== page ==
Generics Industry Update: 2016 GPhA Fall Technical Conference
The GPhA Fall Technical Conference in North Bethesda, Maryland was an opportunity for the US Food and Drug Administration (FDA), to report annual progress, reiterate proper protocol regarding information submission and to detail any changes in policy and organizational structure that have been made during past year. In turn, representatives from industry were afforded the opportunity to provide feedback to the FDA about how regulation policies are affecting the pharmaceutical industry, as well as to seek guidance in cases where policy may be unclear. The past year has been a time of great change – the FDA has continued to undergo a massive reorganization, negotiations have been underway to create the framework for the second phase of the Generic Drug User Fee Act (GDUFA) and new FDA policies will soon require all submissions to be filed electronically. These changes along with many other topics were outlined and discussed during three days of presentations and panel discussions at the North Bethesda Marriott between October 24th and 26th.
Current State Of Affairs
The conference kicked off Monday afternoon with Chester Davis, CEO and President of GPhA, providing opening remarks. Mr Davis addressed the recent media coverage of the drug industry and predatory price hikes and referenced a recent Gallup survey that showed the American public to have an overall negative view of the pharmaceutical industry. He ensured that the generic pharmaceutical industry has been part of the solution to curb rising drug prices – currently generic drugs make up 89% of the US pharmaceutical market by volume and only 27% by cost. Generic drug substitution saved US consumers 227B$in 2015, or roughly 4 billion dollars per week. Even greater savings are predicted once US biosimilar approvals become more commonplace; one model predicts an additional 250B$ in savings by 2020 thanks to biosimilar substitution alone. Mr Davis spoke of recently completed infliximab studies in Norway and Denmark where drug safety and efficacy in patients was shown to be unaffected following a switch from innovator to biosimilar medication. While parties with varying interests have offered different solutions to the problem of rapid, frequent branded drug price increases, Mr Davis reminded listeners that everyone agrees that enhanced competition is the solution to keeping prices in check. All drugs recently making news for large price hikes are old off-patent branded medicines with some barrier to generic entry; commoditized products see no such increases and often sell for pennies a pill. While pharmaceutical industry representatives state publicly that reduced drug costs would benefit the American consumer, Mr Davis warned listeners that brand drug representatives are working behind the scenes to fight legislation that would reduce anti-competitive abuses being used to delay generic drug entry. Mr Davis also warned that some solutions to the rising drug prices currently being proposed by lawmakers would trigger government action based on price increase percentage, and that these programs would unfairly target companies that made small price increases to very inexpensive medicines. While legislative change is important to prevent companies from repeatedly hiking drug prices by thousands of dollars, organizations like GPhA whose members understand the inner workings of the pharmaceutical should be consulted regarding new regulations so that the desired effect is achieved.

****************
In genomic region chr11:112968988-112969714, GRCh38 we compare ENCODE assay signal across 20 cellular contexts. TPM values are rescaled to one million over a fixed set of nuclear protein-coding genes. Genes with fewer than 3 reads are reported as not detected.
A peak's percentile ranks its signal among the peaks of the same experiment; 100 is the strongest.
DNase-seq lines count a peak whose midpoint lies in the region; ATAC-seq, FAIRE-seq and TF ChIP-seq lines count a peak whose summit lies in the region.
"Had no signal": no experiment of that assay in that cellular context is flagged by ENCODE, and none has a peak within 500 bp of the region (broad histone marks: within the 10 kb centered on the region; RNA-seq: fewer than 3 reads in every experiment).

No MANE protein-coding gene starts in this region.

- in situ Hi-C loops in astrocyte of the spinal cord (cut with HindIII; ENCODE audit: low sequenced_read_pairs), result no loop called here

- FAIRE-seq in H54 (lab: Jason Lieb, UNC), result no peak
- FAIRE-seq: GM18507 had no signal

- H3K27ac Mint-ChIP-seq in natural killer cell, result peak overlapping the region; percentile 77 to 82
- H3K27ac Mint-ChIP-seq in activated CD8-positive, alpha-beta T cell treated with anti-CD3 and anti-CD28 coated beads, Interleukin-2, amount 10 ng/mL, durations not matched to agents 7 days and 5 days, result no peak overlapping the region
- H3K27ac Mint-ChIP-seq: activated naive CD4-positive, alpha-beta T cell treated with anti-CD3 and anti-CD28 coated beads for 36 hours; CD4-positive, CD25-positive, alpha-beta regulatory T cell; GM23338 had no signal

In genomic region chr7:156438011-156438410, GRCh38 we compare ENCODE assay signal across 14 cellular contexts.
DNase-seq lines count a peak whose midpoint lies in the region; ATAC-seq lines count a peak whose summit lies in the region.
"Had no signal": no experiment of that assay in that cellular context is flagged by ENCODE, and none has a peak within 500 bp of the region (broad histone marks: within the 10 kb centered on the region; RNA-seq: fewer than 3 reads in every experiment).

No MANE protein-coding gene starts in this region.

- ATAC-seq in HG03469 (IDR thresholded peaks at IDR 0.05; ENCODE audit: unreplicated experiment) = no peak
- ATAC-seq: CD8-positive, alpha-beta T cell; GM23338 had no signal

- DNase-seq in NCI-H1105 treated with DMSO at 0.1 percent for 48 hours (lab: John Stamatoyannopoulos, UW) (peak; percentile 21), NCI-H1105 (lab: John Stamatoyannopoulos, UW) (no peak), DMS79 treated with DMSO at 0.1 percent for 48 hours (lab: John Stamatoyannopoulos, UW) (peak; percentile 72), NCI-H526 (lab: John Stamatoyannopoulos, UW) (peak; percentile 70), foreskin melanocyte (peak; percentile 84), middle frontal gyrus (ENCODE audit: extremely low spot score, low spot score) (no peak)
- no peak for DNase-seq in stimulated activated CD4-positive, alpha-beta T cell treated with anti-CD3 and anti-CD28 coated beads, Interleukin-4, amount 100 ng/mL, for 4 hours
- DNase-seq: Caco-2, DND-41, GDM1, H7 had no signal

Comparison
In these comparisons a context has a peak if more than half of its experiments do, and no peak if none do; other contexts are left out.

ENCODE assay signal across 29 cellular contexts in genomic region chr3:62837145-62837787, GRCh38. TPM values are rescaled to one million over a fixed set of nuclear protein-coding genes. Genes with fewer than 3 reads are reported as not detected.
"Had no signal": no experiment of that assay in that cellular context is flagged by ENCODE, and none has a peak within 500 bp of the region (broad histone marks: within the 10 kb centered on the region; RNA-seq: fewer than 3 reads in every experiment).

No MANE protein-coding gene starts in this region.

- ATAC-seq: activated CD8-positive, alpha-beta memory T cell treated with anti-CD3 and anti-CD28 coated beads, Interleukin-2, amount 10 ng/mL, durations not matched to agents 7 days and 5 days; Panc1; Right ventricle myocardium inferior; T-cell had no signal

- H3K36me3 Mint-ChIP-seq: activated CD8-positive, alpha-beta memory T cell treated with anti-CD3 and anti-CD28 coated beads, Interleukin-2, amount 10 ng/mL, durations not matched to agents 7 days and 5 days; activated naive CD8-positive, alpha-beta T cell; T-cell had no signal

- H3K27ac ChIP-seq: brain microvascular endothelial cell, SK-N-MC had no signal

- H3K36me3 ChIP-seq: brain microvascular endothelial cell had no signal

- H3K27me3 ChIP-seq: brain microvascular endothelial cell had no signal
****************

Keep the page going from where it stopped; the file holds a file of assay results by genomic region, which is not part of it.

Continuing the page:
Several representatives of the FDA also provided opening remarks, beginning with Pharmaceutical Quality Program Director Alonza Cruse. Mr Cruse talked of the challenges involved in ensuring that millions of imported product lines are safe for consumers. The FDA is dealing with the ever-increasing workload through greater use of mutual reliance of European inspection results, better training for US compliance inspectors and risk-based inspections that document companies with exceeding quality. Mr Cruse said that the FDA will strive for more consistency, transparency and better communication in future dealings with the industry it regulates. Center for Drug Evaluation and Research (CDER) director Janet Woodcock provided an overview of the current size and distribution of her department, as well as which elements of pharmaceutical regulation fall under CDER jurisdiction. The CDER jurisdiction is quite broad, and touches on drug advertising, REMS, adverse event tracking and recalls among other things. CDER has recently increased focus on drug compounder regulation, as many warning letters and recalls have resulted from compounders being unable to provide sterility assurance. The office is also serving as the point of contact for Joe Biden’s Cancer Moonshot initiative to accelerate cancer research, as well as taking a lead role in the FDA Safe Use Initiative. Dr Kathleen Uhl, Director of the Office of Generic Drugs, spoke about GDUFA – both a refresher on terms of the original program and some data to outline the program’s accomplishments. Dr Uhl reported that the FDA has met or exceeded every goal laid out in GDUFA – the agency has responded to over 90% of ANDAs and PASs received and cleaned up an ANDA backlog despite submissions to the agency exceeding predicted totals. While there are approximately 4000 ANDAs which have been submitted to the FDA that are currently unapproved, these submissions do not represent the “backlog” that existed prior to GDUFA implementation. Nearly half of those unapproved ANDAs are currently “with industry”; the FDA has reviewed those submissions and returned them to the filers for additional information. ANDAs currently with the agency are mostly recent submissions or resubmissions that have required multiple review cycles; only a small percentage of unapproved ANDAs represent submissions which were not addressed within GDUFA timeline goals. Dr Uhl explained that for the great majority of ANDA submissions, a Complete Response letter is the first FDA action. While NDA PDUFA submissions received first cycle approval 95% of the time in 2015, ANDAs receive first cycle approval less than 10% of the time, leading to delayed approvals and more work for both reviewers and filers. Dr Lucinda Buhse, Director of the Office of Pharmaceutical Quality (OPQ), closed the Monday session with an overview of the OPQ objectives. In addition to performing pre-approval inspections, the office plays a role in ANDA approvals, combating drug shortages and managing post-marketing drug quality and risk issues.